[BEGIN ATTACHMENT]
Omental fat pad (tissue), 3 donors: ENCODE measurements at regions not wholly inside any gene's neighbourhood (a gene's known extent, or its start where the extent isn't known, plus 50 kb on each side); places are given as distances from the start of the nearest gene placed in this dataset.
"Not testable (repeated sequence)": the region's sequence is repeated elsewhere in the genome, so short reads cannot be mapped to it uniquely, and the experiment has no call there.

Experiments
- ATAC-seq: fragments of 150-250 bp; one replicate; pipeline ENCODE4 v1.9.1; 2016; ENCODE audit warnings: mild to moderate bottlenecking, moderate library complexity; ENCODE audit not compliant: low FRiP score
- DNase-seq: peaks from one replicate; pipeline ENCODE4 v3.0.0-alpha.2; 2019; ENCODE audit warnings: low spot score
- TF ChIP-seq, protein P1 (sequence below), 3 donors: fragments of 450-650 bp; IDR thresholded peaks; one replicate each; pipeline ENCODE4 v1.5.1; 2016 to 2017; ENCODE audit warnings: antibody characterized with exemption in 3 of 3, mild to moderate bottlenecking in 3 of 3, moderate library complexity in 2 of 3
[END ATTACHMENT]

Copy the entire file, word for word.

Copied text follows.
Omental fat pad (tissue), 3 donors: ENCODE measurements at regions not wholly inside any gene's neighbourhood (a gene's known extent, or its start where the extent isn't known, plus 50 kb on each side); places are given as distances from the start of the nearest gene placed in this dataset.
"Not testable (repeated sequence)": the region's sequence is repeated elsewhere in the genome, so short reads cannot be mapped to it uniquely, and the experiment has no call there.

Experiments
- ATAC-seq: fragments of 150-250 bp; one replicate; pipeline ENCODE4 v1.9.1; 2016; ENCODE audit warnings: mild to moderate bottlenecking, moderate library complexity; ENCODE audit not compliant: low FRiP score
- DNase-seq: peaks from one replicate; pipeline ENCODE4 v3.0.0-alpha.2; 2019; ENCODE audit warnings: low spot score
- TF ChIP-seq, protein P1 (sequence below), 3 donors: fragments of 450-650 bp; IDR thresholded peaks; one replicate each; pipeline ENCODE4 v1.5.1; 2016 to 2017; ENCODE audit warnings: antibody characterized with exemption in 3 of 3, mild to moderate bottlenecking in 3 of 3, moderate library complexity in 2 of 3